Published in 1960 but based in the 1930s, Harper Lee’s To Kill a Mockingbird provided America with a liberal southern perspective on race as told through the eyes of a 6 year old white girl in fictional Maycomb, Alabama. The novel and the 1962 Oscar winning film starring Gregory Peck, made a hero out of Atticus Finch, the Lawyer-Protagonist, who placed his life and career on the line to defend a Black man, falsely accused of raping a white woman. Now comes, Go Set A Watchmen, written in 1957 but publish in 2015, showing a disturbing and much older Atticus, a segregationist and enemy of the NAACP.
Since the novel’s July release, literary critics and some of Lee’s most devoted fans have criticized the text as being a fraud, a scam, and the product of greedy publishers. Lee, who is in her late 80’s, once promised that she would never publish another book. Critics have asked whether Lee had been taken advantage of now that she was in her later years of life.
Harper Lee’s second southern gothic has rattled the consciousness of America, offering a multilayered representation of southern identity. Getting off to a slow start, the book begins with Jean Louis returning to her Southern home of Maycomb, Alabama. Things have changed since the 1930s. Atticus has aged; he is in his seventies and Jean Louise spends the first couple of chapters wrestling with coming to terms with the true Maycomb, which she soon realizes is much different from what she remembered.
The racial dynamic fully enters the novel when Jean Louise discovers a copy of a pamphlet titled, The Black Plague, a white supremacist based text full of racist propaganda that she finds in her father’s possession. From this point forward, Lee’s audience gains a view of Atticus Finch which is the polar opposite of the Atticus portrayed in To Kill a Mockingbird. Atticus Finch has evolved.
He is now the leader of Maycomb’s Citizens Council, a white supremacist group, whose rhetoric continues to inspire acts of racial violence today.
At one point Finch says, “What’s to prevent any Negro from going where he pleases in the country and finding what he wants?,” before adding “…Do you want Negroes by the carload in our schools and churches and theaters? Do you want them in our world?”
Jean Louise spends the remainder of the book attempting to make sense of how racism and inferiority consumed her southern Christian family and community she had grown to love.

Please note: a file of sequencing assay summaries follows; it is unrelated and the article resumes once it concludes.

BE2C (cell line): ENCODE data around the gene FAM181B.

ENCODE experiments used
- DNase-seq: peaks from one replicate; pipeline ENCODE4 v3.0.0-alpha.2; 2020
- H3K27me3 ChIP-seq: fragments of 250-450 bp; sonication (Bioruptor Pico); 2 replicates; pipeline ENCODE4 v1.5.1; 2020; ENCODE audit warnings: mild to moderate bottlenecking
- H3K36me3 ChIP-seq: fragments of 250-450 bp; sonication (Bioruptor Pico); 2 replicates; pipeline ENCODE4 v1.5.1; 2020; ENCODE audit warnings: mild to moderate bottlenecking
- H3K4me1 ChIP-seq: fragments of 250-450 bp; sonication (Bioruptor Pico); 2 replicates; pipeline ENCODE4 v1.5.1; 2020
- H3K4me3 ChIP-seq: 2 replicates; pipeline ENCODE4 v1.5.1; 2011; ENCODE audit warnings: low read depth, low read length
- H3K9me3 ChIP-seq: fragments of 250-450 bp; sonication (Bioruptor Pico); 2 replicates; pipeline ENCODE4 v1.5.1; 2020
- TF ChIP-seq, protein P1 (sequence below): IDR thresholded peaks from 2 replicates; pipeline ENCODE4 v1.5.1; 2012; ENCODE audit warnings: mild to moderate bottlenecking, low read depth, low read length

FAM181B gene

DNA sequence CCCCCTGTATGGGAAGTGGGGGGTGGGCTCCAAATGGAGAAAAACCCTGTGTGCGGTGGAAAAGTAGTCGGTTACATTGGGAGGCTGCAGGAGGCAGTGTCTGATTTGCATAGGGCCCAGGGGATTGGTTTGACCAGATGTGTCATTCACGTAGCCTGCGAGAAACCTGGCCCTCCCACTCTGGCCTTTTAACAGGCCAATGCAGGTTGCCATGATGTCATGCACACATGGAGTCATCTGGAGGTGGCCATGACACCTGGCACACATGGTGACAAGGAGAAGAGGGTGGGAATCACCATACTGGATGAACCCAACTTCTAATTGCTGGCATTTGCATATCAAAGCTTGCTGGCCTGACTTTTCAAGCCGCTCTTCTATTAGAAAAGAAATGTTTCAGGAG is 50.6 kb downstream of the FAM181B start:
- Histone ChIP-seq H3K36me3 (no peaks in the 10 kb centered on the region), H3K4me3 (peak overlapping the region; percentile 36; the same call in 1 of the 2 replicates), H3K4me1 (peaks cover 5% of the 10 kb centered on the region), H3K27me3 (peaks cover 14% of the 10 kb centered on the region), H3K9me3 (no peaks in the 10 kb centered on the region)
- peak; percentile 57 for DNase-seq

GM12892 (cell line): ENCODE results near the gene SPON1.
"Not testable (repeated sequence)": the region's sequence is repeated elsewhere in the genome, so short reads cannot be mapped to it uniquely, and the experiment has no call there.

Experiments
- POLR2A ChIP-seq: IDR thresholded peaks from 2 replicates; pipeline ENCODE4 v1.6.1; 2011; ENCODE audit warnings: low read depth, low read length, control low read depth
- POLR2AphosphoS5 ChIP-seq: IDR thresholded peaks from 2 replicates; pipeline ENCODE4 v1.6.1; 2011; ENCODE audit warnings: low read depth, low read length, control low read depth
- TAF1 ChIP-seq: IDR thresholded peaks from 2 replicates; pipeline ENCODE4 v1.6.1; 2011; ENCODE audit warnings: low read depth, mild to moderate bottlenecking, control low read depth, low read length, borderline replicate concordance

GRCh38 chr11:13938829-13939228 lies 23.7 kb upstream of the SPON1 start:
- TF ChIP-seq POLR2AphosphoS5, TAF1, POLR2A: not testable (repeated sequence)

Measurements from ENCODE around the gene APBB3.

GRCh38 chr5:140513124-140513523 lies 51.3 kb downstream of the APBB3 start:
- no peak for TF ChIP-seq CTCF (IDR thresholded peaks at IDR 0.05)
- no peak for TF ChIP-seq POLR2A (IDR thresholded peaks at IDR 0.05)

Here, Lee taps into what Maryland’s own Frederick Douglass names as “the climax of all misnomers,” the contradictions of professing Christianity with one hand and dehumanizing their fellow man or women with the other. The overlap between race and class is clearly evident within To Kill a Mockingbird, and indeed is a consistent theme within Go Set A Watchmen.
Unlike To Kill a Mockingbird, Watchmen provides convincing commentary surrounding the dueling historical perspectives often championed as the cause of the Civil War, the two being states rights and slavery, both of which are represented within the current debate surrounding the Confederate flag.
The debate surrounding the nature of the publication has overshadowed the benefit that Go Set A Watchmen brings to the dialogue-surrounding race in this country. One only needs to look to at the recent Republican debates to witness politicians negating the suffering and oppression of others for their own agendas. On a stage where nine white male republicans (and Dr. Ben Carson, who is Black) were asked about the social concerns of race based police brutality and the #blacklivesmatter campaign, the one candidate who did respond failed to mention the scores of black bodies gunned down at the hands of law enforcement. Instead, they spoke about getting law enforcement officers more training. The dialogue lasted less than a minute.
Charles L. Chavis, Jr., has written for Religious Education, Blackpast.org, and the International Bulletin of Missionary Research. He is a Doctoral Student in History at Morgan State University. He can be reached at charleschavis.com.